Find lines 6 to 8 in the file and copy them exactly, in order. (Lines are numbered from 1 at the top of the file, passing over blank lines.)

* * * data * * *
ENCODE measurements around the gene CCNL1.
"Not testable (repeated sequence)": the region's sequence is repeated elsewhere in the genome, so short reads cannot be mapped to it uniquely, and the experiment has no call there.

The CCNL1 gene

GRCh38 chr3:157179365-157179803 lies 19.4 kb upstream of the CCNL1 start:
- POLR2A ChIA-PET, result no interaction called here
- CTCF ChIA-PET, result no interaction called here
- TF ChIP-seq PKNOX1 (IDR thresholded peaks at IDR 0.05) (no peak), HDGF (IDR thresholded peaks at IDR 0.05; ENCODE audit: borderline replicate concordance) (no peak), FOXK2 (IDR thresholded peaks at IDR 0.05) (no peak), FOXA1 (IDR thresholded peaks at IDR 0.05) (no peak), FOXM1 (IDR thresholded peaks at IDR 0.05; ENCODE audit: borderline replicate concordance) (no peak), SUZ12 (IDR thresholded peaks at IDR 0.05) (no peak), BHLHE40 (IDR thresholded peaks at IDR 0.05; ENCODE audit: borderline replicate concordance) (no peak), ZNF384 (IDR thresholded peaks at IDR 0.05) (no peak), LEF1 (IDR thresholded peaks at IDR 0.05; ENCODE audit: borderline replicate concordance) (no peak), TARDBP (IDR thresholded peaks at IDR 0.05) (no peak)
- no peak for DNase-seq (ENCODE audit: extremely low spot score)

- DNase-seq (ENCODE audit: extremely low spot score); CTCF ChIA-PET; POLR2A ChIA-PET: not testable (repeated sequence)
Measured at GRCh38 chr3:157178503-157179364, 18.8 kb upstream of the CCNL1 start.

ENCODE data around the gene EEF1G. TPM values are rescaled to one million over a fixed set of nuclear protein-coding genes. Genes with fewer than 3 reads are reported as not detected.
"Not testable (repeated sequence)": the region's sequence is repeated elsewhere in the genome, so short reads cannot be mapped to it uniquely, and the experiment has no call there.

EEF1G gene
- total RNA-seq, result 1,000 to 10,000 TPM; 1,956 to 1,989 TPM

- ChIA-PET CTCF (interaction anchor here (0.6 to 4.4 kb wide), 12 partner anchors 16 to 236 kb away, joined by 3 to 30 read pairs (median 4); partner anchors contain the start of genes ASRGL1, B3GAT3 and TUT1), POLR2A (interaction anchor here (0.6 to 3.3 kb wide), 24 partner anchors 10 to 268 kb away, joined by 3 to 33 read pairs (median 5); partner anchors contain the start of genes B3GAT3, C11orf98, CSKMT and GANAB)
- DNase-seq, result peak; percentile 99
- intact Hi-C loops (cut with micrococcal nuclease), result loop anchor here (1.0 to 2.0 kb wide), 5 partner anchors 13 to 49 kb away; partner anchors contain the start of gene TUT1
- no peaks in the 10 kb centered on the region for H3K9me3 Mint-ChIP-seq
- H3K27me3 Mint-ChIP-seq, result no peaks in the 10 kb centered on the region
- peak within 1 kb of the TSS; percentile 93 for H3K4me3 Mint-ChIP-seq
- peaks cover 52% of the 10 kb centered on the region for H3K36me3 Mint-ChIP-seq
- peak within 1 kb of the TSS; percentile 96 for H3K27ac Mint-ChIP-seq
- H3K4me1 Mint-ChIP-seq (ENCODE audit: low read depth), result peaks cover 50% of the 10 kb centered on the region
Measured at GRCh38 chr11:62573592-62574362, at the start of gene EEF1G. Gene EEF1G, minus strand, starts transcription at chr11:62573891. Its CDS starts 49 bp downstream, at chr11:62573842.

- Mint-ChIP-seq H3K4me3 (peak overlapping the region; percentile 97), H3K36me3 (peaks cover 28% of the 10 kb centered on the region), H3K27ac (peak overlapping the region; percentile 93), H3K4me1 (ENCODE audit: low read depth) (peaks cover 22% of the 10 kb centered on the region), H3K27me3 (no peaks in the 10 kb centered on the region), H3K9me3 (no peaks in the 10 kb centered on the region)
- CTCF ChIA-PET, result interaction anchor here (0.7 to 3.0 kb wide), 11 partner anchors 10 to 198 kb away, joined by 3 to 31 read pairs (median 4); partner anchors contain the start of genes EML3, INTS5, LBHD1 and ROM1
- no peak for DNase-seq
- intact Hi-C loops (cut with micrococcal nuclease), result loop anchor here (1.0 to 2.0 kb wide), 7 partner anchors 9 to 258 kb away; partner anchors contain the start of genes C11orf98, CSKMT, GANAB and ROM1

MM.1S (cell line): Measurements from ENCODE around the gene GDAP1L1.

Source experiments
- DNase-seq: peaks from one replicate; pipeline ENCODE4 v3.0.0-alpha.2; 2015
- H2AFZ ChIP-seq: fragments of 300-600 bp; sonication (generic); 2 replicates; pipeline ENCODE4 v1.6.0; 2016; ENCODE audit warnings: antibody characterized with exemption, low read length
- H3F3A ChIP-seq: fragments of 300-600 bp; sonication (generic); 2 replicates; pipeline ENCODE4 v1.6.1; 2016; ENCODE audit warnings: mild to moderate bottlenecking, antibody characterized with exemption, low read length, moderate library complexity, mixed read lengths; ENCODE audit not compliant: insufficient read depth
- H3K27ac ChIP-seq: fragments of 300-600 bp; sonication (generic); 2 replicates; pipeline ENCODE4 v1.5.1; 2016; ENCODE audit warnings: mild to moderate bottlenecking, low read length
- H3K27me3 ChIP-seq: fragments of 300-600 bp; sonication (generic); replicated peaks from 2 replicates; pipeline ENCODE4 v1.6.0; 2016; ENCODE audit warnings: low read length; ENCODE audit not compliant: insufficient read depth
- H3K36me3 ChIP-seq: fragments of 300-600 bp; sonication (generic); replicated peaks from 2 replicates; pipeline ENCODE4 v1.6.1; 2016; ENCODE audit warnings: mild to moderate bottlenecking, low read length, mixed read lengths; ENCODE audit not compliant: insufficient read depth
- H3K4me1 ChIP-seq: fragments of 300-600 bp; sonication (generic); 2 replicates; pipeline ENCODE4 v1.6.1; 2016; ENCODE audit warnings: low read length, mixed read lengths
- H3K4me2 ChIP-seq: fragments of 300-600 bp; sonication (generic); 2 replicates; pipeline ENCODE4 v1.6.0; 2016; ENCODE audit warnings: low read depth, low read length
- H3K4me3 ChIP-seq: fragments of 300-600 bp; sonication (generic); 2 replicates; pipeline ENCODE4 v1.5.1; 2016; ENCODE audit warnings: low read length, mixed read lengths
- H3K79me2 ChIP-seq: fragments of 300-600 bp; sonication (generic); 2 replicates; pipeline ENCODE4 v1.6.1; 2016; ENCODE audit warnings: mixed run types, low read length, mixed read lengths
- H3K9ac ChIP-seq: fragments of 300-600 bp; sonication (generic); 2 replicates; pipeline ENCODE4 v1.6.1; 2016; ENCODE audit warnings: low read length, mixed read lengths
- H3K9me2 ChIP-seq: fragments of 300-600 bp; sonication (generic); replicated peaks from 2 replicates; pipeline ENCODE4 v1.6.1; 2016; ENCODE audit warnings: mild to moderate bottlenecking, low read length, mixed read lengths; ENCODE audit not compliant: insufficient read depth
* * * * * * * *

- CTCF ChIA-PET, result no interaction called here
- TF ChIP-seq PKNOX1 (IDR thresholded peaks at IDR 0.05) (no peak), HDGF (IDR thresholded peaks at IDR 0.05; ENCODE audit: borderline replicate concordance) (no peak), FOXK2 (IDR thresholded peaks at IDR 0.05) (no peak), FOXA1 (IDR thresholded peaks at IDR 0.05) (no peak), FOXM1 (IDR thresholded peaks at IDR 0.05; ENCODE audit: borderline replicate concordance) (no peak), SUZ12 (IDR thresholded peaks at IDR 0.05) (no peak), BHLHE40 (IDR thresholded peaks at IDR 0.05; ENCODE audit: borderline replicate concordance) (no peak), ZNF384 (IDR thresholded peaks at IDR 0.05) (no peak), LEF1 (IDR thresholded peaks at IDR 0.05; ENCODE audit: borderline replicate concordance) (no peak), TARDBP (IDR thresholded peaks at IDR 0.05) (no peak)
- no peak for DNase-seq (ENCODE audit: extremely low spot score)